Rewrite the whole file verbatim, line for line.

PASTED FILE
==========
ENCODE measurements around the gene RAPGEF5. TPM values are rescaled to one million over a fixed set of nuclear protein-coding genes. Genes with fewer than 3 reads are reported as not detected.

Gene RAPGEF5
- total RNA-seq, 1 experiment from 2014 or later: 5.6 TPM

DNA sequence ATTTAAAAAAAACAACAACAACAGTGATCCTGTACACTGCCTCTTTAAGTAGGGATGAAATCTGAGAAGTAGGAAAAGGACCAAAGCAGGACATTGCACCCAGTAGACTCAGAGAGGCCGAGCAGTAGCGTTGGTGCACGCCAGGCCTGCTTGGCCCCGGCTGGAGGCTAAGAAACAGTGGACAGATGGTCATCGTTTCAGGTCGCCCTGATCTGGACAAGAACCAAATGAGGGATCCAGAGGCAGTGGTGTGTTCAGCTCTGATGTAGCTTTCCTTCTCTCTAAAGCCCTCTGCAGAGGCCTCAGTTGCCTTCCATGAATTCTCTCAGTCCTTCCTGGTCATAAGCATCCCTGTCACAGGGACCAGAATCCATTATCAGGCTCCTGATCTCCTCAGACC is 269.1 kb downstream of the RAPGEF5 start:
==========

ENCODE measurements around the gene RAPGEF5. TPM values are rescaled to one million over a fixed set of nuclear protein-coding genes. Genes with fewer than 3 reads are reported as not detected.

Gene RAPGEF5
- total RNA-seq, 1 experiment from 2014 or later: 5.6 TPM

DNA sequence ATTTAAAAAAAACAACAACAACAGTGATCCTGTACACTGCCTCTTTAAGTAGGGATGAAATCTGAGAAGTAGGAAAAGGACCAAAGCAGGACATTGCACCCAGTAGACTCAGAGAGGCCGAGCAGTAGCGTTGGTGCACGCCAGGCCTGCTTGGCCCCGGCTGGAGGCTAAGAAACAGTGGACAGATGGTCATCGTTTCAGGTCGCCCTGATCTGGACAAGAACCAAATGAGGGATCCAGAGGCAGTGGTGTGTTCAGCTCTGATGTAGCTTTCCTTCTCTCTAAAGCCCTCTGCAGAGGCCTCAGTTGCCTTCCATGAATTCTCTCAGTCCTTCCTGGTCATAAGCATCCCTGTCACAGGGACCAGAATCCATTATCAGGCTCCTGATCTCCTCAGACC is 269.1 kb downstream of the RAPGEF5 start: